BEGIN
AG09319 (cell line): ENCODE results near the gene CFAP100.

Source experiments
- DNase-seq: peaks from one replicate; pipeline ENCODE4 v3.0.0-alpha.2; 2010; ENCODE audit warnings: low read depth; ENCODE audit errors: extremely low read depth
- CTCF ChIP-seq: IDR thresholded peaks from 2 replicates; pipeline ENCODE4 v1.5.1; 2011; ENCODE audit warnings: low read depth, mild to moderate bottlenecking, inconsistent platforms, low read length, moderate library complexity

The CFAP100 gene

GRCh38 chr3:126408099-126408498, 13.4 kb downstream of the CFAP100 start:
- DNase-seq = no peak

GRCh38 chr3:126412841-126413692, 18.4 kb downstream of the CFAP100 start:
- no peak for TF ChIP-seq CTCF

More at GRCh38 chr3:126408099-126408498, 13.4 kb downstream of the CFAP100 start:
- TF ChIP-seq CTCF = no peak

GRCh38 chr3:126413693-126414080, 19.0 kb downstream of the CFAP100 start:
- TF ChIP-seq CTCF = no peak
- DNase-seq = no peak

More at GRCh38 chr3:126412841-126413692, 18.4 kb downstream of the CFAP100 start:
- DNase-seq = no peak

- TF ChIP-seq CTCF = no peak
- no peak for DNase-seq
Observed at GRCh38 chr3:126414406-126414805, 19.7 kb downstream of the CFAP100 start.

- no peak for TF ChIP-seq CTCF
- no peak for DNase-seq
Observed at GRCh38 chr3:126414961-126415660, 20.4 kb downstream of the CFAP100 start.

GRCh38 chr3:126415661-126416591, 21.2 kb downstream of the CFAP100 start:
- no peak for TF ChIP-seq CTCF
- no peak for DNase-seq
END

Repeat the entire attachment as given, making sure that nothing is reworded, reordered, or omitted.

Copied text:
AG09319 (cell line): ENCODE results near the gene CFAP100.

Source experiments
- DNase-seq: peaks from one replicate; pipeline ENCODE4 v3.0.0-alpha.2; 2010; ENCODE audit warnings: low read depth; ENCODE audit errors: extremely low read depth
- CTCF ChIP-seq: IDR thresholded peaks from 2 replicates; pipeline ENCODE4 v1.5.1; 2011; ENCODE audit warnings: low read depth, mild to moderate bottlenecking, inconsistent platforms, low read length, moderate library complexity

The CFAP100 gene

GRCh38 chr3:126408099-126408498, 13.4 kb downstream of the CFAP100 start:
- DNase-seq = no peak

GRCh38 chr3:126412841-126413692, 18.4 kb downstream of the CFAP100 start:
- no peak for TF ChIP-seq CTCF

More at GRCh38 chr3:126408099-126408498, 13.4 kb downstream of the CFAP100 start:
- TF ChIP-seq CTCF = no peak

GRCh38 chr3:126413693-126414080, 19.0 kb downstream of the CFAP100 start:
- TF ChIP-seq CTCF = no peak
- DNase-seq = no peak

More at GRCh38 chr3:126412841-126413692, 18.4 kb downstream of the CFAP100 start:
- DNase-seq = no peak

- TF ChIP-seq CTCF = no peak
- no peak for DNase-seq
Observed at GRCh38 chr3:126414406-126414805, 19.7 kb downstream of the CFAP100 start.

- no peak for TF ChIP-seq CTCF
- no peak for DNase-seq
Observed at GRCh38 chr3:126414961-126415660, 20.4 kb downstream of the CFAP100 start.

GRCh38 chr3:126415661-126416591, 21.2 kb downstream of the CFAP100 start:
- no peak for TF ChIP-seq CTCF
- no peak for DNase-seq